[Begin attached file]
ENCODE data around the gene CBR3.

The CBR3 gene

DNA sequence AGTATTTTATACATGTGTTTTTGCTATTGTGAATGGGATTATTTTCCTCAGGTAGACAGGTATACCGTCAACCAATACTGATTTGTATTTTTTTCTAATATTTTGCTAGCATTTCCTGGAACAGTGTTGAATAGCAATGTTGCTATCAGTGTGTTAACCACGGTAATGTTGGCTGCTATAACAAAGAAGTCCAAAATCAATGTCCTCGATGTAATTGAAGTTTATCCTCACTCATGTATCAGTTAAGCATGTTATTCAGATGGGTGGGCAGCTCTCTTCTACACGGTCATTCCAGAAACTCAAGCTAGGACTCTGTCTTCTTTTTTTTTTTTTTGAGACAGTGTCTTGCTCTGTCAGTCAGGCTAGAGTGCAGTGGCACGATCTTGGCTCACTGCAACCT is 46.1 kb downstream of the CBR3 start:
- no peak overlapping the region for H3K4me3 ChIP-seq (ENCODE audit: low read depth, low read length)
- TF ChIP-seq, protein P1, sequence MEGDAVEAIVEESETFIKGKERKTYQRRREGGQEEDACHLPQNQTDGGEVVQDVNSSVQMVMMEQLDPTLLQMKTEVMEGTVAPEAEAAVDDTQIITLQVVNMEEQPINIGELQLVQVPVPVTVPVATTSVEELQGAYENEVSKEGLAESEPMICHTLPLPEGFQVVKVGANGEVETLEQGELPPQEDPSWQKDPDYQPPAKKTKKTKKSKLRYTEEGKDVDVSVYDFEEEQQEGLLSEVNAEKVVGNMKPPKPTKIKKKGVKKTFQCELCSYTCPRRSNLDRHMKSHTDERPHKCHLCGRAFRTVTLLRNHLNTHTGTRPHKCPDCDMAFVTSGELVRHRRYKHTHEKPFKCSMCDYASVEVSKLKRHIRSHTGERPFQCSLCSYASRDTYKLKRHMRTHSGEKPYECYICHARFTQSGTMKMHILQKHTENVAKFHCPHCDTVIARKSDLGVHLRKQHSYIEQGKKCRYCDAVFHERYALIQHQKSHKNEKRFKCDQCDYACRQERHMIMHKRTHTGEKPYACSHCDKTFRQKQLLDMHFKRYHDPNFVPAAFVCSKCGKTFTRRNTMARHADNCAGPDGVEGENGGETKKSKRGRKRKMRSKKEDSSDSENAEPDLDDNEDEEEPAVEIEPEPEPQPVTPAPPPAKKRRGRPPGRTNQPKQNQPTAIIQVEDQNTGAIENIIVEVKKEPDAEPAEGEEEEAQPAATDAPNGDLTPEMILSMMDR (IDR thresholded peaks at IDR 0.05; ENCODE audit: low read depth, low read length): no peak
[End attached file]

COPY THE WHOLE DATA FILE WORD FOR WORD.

ENCODE data around the gene CBR3.

The CBR3 gene

DNA sequence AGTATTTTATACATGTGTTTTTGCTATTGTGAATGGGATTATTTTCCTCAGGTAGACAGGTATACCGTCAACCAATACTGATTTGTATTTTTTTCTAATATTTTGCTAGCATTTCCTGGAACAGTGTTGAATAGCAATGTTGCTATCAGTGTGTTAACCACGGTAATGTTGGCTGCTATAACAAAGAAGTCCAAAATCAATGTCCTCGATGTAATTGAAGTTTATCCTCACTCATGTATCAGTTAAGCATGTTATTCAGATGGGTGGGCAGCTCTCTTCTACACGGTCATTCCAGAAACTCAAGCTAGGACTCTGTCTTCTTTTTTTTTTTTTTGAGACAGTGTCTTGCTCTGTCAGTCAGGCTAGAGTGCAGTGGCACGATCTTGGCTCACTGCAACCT is 46.1 kb downstream of the CBR3 start:
- no peak overlapping the region for H3K4me3 ChIP-seq (ENCODE audit: low read depth, low read length)
- TF ChIP-seq, protein P1, sequence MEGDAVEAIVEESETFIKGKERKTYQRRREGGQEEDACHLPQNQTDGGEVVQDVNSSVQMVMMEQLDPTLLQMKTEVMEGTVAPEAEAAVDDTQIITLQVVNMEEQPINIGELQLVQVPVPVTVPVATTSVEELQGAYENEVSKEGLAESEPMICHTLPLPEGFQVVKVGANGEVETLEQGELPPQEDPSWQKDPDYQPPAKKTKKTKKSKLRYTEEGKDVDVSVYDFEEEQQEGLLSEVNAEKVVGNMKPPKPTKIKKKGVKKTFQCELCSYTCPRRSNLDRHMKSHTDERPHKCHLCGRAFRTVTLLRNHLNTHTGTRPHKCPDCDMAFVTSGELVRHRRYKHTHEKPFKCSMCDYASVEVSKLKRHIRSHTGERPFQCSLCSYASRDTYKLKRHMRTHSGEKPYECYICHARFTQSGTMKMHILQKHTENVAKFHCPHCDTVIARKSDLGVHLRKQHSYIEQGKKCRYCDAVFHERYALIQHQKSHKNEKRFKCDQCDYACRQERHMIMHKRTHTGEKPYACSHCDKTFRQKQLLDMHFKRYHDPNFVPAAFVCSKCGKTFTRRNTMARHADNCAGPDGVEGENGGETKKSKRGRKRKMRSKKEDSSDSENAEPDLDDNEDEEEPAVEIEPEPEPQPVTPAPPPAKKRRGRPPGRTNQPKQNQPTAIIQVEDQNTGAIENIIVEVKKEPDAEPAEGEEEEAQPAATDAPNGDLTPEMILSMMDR (IDR thresholded peaks at IDR 0.05; ENCODE audit: low read depth, low read length): no peak